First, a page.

To make Delhi a world-class city for the 2010 Commonwealth Games, laws were passed that made the poor vanish, like laundry stains. Street vendors disappeared, rickshaw-pullers lost their licences, small shops and businesses were shut down. Beggars were rounded up, tried by mobile magistrates in mobile courts and dropped outside the city limits. The slums that remained were screened off, with vinyl billboards that said DELHIciously Yours.
New kinds of policemen patrolled the streets, better armed, better dressed and trained not to scratch their privates in public, no matter how grave the provocation. There were cameras everywhere, recording everything.
Two young criminals carrying a kind of behaviour which was unacceptable to modern cities escaped the police dragnet, and approached a woman sandwiched between her sunglasses and the leather seats of her shiny car at a traffic crossing. Shamelessly, they demanded money. The woman was rich and kind. The criminals’ heads were no higher than her car window. Their names were Rukmini and Kamli. Or maybe Mehrunissa and Shahbano. (Who cares?) The woman gave them money and some motherly advice. Ten rupees to Kamli (or Shahbano). “Share it,” she told them, and sped away when the lights changed.
Rukmini and Kamli (or Mehrunissa and Shahbano) tore into each other like gladiators, like lifers in a prison yard. Each sleek car that flashed past them, and almost crushed them, carried the reflection of their battle, their fight to the finish, on its shining door.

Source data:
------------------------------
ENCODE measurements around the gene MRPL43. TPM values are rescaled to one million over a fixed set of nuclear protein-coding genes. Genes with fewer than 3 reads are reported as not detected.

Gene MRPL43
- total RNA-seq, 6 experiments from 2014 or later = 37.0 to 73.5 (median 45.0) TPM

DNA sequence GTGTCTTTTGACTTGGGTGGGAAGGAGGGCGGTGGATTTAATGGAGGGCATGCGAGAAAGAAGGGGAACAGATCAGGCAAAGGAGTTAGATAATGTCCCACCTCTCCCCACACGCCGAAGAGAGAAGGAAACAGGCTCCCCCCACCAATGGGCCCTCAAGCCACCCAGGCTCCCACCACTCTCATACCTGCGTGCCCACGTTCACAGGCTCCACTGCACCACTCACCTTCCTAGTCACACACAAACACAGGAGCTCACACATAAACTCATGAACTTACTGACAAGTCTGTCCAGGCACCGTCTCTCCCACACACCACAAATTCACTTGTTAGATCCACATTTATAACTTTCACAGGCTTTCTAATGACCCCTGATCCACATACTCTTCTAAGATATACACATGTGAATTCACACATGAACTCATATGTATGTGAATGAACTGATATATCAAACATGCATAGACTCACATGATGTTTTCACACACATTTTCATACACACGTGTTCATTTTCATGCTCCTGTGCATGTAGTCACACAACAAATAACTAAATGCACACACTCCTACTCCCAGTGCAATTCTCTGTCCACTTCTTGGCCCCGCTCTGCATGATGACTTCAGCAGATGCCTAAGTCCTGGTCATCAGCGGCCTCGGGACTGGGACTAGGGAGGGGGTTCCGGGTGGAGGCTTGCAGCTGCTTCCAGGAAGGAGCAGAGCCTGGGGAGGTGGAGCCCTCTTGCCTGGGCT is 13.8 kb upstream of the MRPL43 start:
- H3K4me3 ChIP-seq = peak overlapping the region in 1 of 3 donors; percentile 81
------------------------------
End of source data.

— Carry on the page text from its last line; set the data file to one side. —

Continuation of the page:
Eventually, both girls disappeared without a trace, like thousands of children do in Delhi. The Games were a success.
Two months later, on the sixty-second anniversary of India becoming a Republic, the armed forces showcased their new weapons at the Republic Day parade. Russian multi-barrel rocket launchers, combat aircraft, light helicopters and underwater weapons for the navy. The new T-90 battle tank was called Bhishma. (The older one was Arjun.) Varunastra was the name of the latest heavyweight torpedo, and Mareech was a decoy system to seduce incoming torpedoes. (Hanuman and Vajra are the names painted on the armoured vehicles that patrol Kashmir’s frozen streets.) That the names were drawn from Hindu epics was just a coincidence. If India is a Hindu nation, it’s only an accident.
Dare Devils from the Army’s Corps of Signals rode motorcycles in a rocket formation. Then they formed a cluster of flying birds and finally a human pyramid.
Overhead, Sukhoi fighter jets made a trishul, a trident in the sky. Each jet cost more than a billion rupees. Four billion then, for Shiva’s Trident.
The thrilled crowd turned its face up to the weak winter sun and applauded. High in the sky, the winking silver sides of the jets carried the reflection of Rukmini’s and Kamli’s (or Mehrunissa’s and Shahbano’s) fight to the death.
The army band played the national anthem. The President drew the pallu of her sari over her head and took the salute.
Introduction from Broken Republic by Arundhati Roy, Penguin, Rs 499